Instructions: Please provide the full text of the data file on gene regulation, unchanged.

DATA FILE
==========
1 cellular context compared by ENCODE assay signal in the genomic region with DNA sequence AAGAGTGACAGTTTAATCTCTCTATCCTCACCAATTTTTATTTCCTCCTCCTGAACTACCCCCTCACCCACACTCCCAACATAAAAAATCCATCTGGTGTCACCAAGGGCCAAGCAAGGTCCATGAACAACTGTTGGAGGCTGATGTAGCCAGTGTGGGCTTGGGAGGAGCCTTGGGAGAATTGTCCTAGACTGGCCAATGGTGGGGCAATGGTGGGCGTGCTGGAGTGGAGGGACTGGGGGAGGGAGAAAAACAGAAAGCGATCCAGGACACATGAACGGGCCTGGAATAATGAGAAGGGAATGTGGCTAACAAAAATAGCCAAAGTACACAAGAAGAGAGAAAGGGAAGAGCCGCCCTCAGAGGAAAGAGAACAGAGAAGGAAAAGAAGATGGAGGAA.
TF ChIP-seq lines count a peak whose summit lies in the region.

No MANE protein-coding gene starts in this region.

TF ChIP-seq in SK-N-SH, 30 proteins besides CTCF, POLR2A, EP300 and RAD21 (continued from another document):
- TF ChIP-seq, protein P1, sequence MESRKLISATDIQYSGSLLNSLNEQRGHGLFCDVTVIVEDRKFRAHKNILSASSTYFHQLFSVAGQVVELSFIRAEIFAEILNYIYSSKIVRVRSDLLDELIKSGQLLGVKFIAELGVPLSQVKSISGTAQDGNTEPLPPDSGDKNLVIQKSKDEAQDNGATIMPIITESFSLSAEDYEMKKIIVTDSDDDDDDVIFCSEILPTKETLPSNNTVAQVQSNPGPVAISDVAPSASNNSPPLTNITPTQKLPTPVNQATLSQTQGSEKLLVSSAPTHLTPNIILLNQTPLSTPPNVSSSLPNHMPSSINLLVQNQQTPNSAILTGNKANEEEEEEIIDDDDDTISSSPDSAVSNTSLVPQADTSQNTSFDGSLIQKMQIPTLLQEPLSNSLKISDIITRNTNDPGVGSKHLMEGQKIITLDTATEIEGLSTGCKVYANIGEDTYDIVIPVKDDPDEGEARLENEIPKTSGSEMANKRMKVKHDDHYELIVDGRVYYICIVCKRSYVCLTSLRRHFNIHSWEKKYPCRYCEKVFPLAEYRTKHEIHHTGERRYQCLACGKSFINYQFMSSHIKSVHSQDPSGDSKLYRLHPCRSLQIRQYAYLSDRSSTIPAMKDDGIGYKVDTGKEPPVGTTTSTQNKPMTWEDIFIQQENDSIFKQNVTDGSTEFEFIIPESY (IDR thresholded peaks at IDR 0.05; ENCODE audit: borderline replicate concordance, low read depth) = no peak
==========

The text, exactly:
1 cellular context compared by ENCODE assay signal in the genomic region with DNA sequence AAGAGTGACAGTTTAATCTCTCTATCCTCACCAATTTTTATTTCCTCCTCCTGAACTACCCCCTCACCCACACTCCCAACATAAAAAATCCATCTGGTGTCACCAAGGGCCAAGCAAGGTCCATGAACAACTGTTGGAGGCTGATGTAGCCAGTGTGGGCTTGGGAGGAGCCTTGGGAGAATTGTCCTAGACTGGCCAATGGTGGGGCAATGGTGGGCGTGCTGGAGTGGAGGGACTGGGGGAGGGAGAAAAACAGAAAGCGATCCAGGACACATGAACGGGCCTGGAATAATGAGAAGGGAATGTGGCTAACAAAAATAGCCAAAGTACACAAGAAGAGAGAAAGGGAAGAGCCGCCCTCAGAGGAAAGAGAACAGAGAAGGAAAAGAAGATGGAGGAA.
TF ChIP-seq lines count a peak whose summit lies in the region.

No MANE protein-coding gene starts in this region.

TF ChIP-seq in SK-N-SH, 30 proteins besides CTCF, POLR2A, EP300 and RAD21 (continued from another document):
- TF ChIP-seq, protein P1, sequence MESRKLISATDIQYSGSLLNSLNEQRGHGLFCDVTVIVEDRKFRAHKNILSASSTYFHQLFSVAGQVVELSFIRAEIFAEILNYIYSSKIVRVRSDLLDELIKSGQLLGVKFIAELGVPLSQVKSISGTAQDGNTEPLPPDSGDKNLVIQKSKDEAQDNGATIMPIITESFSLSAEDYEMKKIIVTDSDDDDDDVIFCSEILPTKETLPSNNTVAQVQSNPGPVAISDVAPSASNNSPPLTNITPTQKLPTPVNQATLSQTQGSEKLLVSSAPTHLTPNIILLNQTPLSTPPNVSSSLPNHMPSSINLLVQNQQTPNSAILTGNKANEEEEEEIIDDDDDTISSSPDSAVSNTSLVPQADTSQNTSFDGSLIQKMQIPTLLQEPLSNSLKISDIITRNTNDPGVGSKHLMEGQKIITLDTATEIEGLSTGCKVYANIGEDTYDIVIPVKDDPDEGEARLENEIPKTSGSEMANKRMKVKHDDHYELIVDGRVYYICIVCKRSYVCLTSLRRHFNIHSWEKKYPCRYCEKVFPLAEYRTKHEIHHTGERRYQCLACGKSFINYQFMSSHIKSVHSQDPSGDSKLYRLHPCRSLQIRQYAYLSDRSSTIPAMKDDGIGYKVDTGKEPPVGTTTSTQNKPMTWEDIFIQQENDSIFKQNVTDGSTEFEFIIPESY (IDR thresholded peaks at IDR 0.05; ENCODE audit: borderline replicate concordance, low read depth) = no peak